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SS Central America
Name: SS Central America
Operator: United States Mail Steamship Company
Fate: Sunk 1857
General characteristics
Tonnage: 2,141 tons
Length: 278 ft (85 m)
Beam: 40 ft (12 m)

Captain William Lewis Herndon

First Officer Charles W. van Rensselaer

SS Central America, Ship of Gold', was a 280-foot (85 m) sidewheel steamer that operated between Central America and the eastern coast of the United States during the 1850s. She was originally named the SS George Law, after Mr. George Law of New York. The ship sank in a hurricane in September 1857, along with more than 550 passengers and crew and 30,000 pounds of gold, contributing to the Panic of 1857.

Sinking[edit | edit source]

On 3 September 1857, 477 passengers and 101 crew left the Panamanian port of Colón, sailing for New York City under the command of William Lewis Herndon. The ship was heavily laden with 10 tons of gold prospected during the California Gold Rush. After a stop in Havana, the ship continued north.

Map plotting the track and intensity of the storm according to the Saffir–Simpson scale

On 9 September, the ship was caught up in a Category 2 hurricane while off the coast of the Carolinas. By 11 September, the 105 mph (165 km/h) winds and heavy surf had shredded her sails, she was taking on water, and her boiler was threatening to go out. A leak in one of the seals to the paddle wheels sealed her fate, and, at noon that day, her boiler could no longer maintain fire. Steam pressure dropped, shutting down both the pumps keeping the water at bay and the paddle wheels that kept her pointed into the wind as the ship settled by the stern. The passengers and crew flew the ship's flag upside down (a universal sign of distress) to try to signal a passing ship. No one came.

The depiction of the sinking

A bucket brigade was formed and her passengers and crew spent the night fighting a losing battle against the rising water. During the calm of the hurricane, attempts were made to get the boiler running again, but these all failed. The second half of the storm then struck. The ship was now on the verge of foundering. Without power, the ship was carried along with the storm, so the strong winds would not abate. The next morning, two ships were spotted, including the brig Marine. One-hundred fifty-three passengers, primarily women and children, managed to make their way over in lifeboats. However, the ship remained in an area of intense winds and heavy seas that pulled the ship and most of her company away from rescue and eventually took the ship and many of the roughly 425 people still on board to the bottom at around 8 pm that night. A Norwegian bark, Ellen, rescued an additional fifty from the waters.[1] Another three were picked up over a week later in a lifeboat.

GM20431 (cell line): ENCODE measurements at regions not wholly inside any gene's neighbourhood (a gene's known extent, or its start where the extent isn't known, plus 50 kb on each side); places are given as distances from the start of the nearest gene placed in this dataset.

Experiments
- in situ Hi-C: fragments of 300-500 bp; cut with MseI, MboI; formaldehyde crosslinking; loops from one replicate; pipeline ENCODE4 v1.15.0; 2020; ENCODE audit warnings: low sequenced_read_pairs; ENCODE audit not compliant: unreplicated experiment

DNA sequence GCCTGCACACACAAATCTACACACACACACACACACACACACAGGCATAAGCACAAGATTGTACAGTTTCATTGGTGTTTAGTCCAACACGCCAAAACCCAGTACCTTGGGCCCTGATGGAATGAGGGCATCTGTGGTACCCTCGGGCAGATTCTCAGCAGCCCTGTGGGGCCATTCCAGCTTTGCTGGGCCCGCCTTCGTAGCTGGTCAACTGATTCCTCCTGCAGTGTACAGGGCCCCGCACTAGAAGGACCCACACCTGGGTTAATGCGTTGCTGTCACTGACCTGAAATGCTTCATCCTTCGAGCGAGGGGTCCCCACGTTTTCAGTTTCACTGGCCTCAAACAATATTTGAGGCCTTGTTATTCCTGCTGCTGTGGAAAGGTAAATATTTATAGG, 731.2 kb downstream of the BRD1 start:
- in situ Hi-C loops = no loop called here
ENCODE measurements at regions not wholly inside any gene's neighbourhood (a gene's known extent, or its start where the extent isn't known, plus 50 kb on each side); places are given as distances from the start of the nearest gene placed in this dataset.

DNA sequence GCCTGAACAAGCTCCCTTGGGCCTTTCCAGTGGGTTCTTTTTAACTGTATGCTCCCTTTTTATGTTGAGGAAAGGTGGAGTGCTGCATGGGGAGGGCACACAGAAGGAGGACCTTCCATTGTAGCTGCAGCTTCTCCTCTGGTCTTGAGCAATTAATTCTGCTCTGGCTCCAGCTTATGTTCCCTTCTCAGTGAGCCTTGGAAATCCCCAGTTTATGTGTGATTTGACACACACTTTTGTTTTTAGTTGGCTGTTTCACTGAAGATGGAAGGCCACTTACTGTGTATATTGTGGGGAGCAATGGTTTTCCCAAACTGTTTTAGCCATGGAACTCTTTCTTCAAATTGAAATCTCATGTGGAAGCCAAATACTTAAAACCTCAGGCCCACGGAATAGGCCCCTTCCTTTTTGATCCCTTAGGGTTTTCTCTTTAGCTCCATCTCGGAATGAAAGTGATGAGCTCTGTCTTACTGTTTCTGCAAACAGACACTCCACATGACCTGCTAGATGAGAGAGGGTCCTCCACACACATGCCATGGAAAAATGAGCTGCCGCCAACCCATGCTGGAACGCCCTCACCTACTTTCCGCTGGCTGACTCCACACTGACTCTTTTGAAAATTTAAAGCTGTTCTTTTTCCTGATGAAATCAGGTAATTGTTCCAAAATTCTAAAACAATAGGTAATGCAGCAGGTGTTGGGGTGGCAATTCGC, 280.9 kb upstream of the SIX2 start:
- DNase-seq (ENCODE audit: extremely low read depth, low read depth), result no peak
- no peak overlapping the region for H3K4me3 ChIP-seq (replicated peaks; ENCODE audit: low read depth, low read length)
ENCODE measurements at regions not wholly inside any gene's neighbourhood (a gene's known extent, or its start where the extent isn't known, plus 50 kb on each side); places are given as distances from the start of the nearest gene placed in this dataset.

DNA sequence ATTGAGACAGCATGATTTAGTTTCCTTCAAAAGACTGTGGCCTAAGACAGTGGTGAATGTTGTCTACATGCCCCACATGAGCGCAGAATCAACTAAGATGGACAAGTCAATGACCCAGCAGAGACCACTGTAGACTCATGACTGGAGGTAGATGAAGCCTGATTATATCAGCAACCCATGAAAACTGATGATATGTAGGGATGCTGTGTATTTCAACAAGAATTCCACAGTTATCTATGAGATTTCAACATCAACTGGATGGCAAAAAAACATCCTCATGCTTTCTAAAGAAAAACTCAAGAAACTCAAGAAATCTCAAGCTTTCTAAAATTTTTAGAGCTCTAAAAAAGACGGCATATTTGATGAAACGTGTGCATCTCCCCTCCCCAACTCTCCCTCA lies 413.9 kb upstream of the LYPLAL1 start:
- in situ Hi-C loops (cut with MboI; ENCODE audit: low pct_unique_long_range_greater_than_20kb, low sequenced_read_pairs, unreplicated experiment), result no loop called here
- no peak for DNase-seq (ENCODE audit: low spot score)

Effects of the sinking[edit | edit source]

At the time of her sinking, Central America carried gold then valued at approximately $2 million USD. The loss shook public confidence in the economy, and contributed to the Panic of 1857.

Commander William Lewis Herndon, a distinguished officer who had served during the Mexican-American War and explored the Amazon Valley, was captain of Central America. Commander Herndon went down with his ship. Two US Navy ships were later named USS Herndon in his honor, as was the town of Herndon, Virginia. Two years after the sinking, his daughter Ellen married Chester Alan Arthur, later the 21st President of the United States.

Several books were written about this historic ship. One book is America's Lost Treasure, a pictorial chronicle of the sinking and recovery. Gary Kinder's Ship of Gold in the Deep Blue Sea is an account of the recovery efforts.

Search and discovery[edit | edit source]

The ship was located by the use of Bayesian search theory and a remotely operated vehicle (ROV) operated by the Columbus-America Discovery Group of Ohio, that was sent down on 11 September 1987. Significant amounts of gold and artifacts were recovered and brought to the surface by another ROV built specifically for the recovery. Tommy Thompson[Who?] led the group. Thirty-nine insurance companies filed suit, claiming that because they paid damages in the 19th century for the lost gold, they had the right to it. The team that found it argued that the gold had been abandoned. After a legal battle, 92% of the gold was awarded to the discovery team in 1996.

The total value of the recovered gold was estimated at $100–150 million. A recovered gold ingot weighing 80 lb (36 kg) sold for a record $8 million and was recognized as the most valuable piece of currency in the world at that time.[2]

See also[edit | edit source]

Further reading[edit | edit source]

  • Kinder, Gary. (1998). Ship of Gold in the Deep Blue Sea. Atlantic Monthly Press. ISBN 0-87113-717-8
  • Thompson, Tommy. (2000). America's Lost Treasure. Atlantic Monthly Press. ISBN 0-87113-732-1
  • Klare, Norman. (1991 and 2005). The Final Voyage of the Central America, 1857: The Saga of a Gold Rush Steamship. ISBN 0-87062-210-2 and ISBN 0-9764403-0-X
  • Stone, Lawrence D. Search for the SS Central America: Mathematical Treasure Hunting. Technical Report, Metron Inc. Reston, Virginia.

Footnotes[edit | edit source]

External links[edit | edit source]

Coordinates: 31°35′N 77°02′W / 31.583°N 77.033°W / 31.583; -77.033

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